Backups in CHT 4.x

Which data to backup when hosting the CHT 4.x

This guide is about backups in CHT 4.x - there’s the self hosted guide for 3.x which includes backups for 3.x.


As CHT 4.x uses a container per service, the only data that needs to be backed up is:

  • CouchDB database
  • Docker Compose and .env files
  • TLS certificates

This is because Docker containers are inherently stateless so all the important binaries are already stored in CHT’s Docker images. Docker Compose files, including the .env file, store all of your deployment’s configuration. Finally, the TLS certificates should be backed up to reduce recovery time.

How to backup each of these three pieces of data is covered below.

Therefore, you do not need to back up the docker images for:

  • nginx
  • sentinel
  • api
  • haproxy
  • couchdb
  • healthcheck
  • upgrade-service


This guide assumes you have an Ubuntu server running CHT 4.x in Docker as described in our Self Hosting in CHT 4.x - Single CouchDB Node guide. If you run docker ps --format '{{.Names}}' you should see something like this:


If you run docker volume ls you should see something like this:

local     cht_cht-credentials
local     cht_cht-ssl

Note - In the volumes listed above, there is no volume for CouchDB data. This is because the compose file declares this as a bind mount. Bind mounts use the host file system directly and do not show up in docker volume ls calls. It’s therefore assumed your CouchDB data location is declared in /home/ubuntu/cht/upgrade-service/.env which sets it with COUCHDB_DATA=/home/ubuntu/cht/couchdb.

You should have SSH access to the server with root access.

Backup software

It’s assumed you are using which ever tool you’re familiar with which might include rsync, borg, duplicity or other solution. The locations of the backups should follow the 3-2-1 rule:

There should be at least 3 copies of the data, stored on 2 different types of storage media, and one copy should be kept offsite, in a remote location. - Wikipedia

Duplicity has the handy benefit of offering built in encryption using GPG. Consider using this if you don’t have an existing solution for encrypted backups.


Assuming your CouchDB is stored in /home/ubuntu/cht/couchdb, you should use these steps to back it up:

  1. While you don’t need to stop CouchDB to back it up, ensure you follow best practices to back it up. See the CouchDB site for more info. Note that Medic recommends NOT using replication for backup.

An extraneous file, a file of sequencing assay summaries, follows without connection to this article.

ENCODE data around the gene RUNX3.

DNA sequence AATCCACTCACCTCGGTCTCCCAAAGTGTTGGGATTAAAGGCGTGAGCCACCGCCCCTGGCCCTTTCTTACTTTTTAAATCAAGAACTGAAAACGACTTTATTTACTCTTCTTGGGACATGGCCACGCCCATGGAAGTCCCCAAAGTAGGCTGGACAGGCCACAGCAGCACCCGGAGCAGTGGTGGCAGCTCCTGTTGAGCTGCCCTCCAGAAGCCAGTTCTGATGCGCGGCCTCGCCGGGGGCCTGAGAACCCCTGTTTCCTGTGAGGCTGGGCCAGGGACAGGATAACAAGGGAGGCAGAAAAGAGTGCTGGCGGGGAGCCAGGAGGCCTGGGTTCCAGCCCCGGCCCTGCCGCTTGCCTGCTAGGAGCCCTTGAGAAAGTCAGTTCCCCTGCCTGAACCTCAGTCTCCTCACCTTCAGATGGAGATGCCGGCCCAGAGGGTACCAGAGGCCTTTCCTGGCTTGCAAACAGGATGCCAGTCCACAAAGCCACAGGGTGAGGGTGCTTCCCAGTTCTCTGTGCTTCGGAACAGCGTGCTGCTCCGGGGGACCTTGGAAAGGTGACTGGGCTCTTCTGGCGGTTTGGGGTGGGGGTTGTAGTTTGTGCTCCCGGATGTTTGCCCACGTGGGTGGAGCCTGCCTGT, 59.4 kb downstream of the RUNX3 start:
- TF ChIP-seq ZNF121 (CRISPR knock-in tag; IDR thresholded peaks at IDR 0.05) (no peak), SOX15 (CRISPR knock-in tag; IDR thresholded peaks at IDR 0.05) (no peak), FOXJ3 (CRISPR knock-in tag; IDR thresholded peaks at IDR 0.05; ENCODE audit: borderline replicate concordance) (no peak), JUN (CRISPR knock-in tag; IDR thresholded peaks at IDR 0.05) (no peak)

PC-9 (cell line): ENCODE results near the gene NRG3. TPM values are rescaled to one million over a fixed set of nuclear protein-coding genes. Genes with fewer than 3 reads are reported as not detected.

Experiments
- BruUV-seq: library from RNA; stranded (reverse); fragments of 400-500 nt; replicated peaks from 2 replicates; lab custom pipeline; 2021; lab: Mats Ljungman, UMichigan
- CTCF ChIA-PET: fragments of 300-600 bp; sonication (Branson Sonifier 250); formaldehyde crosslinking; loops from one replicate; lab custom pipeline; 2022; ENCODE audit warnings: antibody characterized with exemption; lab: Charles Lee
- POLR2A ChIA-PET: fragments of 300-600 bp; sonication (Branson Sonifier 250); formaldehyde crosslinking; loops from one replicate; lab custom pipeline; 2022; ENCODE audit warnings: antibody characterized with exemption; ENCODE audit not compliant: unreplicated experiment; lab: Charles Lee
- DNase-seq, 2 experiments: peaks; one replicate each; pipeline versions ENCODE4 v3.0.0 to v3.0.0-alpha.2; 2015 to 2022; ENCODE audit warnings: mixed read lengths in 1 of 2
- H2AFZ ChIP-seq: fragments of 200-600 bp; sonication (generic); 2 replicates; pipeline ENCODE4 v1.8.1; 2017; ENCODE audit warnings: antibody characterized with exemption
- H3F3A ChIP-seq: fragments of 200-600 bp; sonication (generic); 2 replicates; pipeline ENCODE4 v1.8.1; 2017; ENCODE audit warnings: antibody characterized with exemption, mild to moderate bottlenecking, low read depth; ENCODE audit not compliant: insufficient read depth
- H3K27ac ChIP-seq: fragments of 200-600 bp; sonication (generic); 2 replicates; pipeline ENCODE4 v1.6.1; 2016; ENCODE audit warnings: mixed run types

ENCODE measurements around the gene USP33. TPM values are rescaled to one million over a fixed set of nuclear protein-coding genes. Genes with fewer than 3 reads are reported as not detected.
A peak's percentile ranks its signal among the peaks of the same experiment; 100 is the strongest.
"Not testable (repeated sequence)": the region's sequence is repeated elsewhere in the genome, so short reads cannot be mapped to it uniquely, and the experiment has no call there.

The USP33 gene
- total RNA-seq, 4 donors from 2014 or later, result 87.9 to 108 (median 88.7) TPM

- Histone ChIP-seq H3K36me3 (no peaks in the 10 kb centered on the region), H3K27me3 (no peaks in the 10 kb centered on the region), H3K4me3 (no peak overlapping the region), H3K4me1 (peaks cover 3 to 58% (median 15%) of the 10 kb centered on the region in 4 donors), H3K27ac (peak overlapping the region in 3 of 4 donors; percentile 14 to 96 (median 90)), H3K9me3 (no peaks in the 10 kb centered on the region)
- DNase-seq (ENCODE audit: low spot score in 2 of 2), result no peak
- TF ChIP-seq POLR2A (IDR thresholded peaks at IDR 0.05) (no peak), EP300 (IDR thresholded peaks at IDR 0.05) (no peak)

2. It is strongly recommended you encrypt your backups given the sensitivity of the contents. Do this now before copying the backup files to their long term location.
  3. Backup the CouchDB files using the software specified above

Docker Compose files

All compose files, and the corresponding .env file, are in these three locations:

  • /home/ubuntu/cht/compose/*.yml
  • /home/ubuntu/cht/upgrade-service/*.yml
  • /home/ubuntu/cht/upgrade-service/.env

While all three of these are trivial to recreate by downloading them again, they may change over time so should be archived with your CouchDB data. Further, when there’s been a critical failure of a production CHT instance, you want to be sure to make the restore process as speedy as possible.

As all of these files are only read when Docker first loads a service, you can simply copy them whenever you want without stopping any of the CHT services. They should be copied with the same frequency and put in the same location as the CouchDB data using the backup software specified above.

TLS certificates

Like the compose files, the TLS certificate files can easily be regenerated or re-downloaded from your Certificate Authority, like Let’s Encrypt for example. However, you want to have a backup of the at the ready to ease the restore process.

  1. Copy the cert and key files from the nginx container:

    docker cp cht_nginx_1:/etc/nginx/private/key.pem .
    docker cp cht_nginx_1:/etc/nginx/private/cert.pem .
  2. Back the up to the same location and frequency as the CouchDB data using the backup software specified above.

Testing backups

A backup that isn’t tested, is effectively not a backup. For a backup to be successful, a complete restore from all locations in the 3-2-1 plan need to be fully tested and documented as to how a restore works. The more practiced and better documented the restore process, the less downtime a production CHT instance will have after data loss.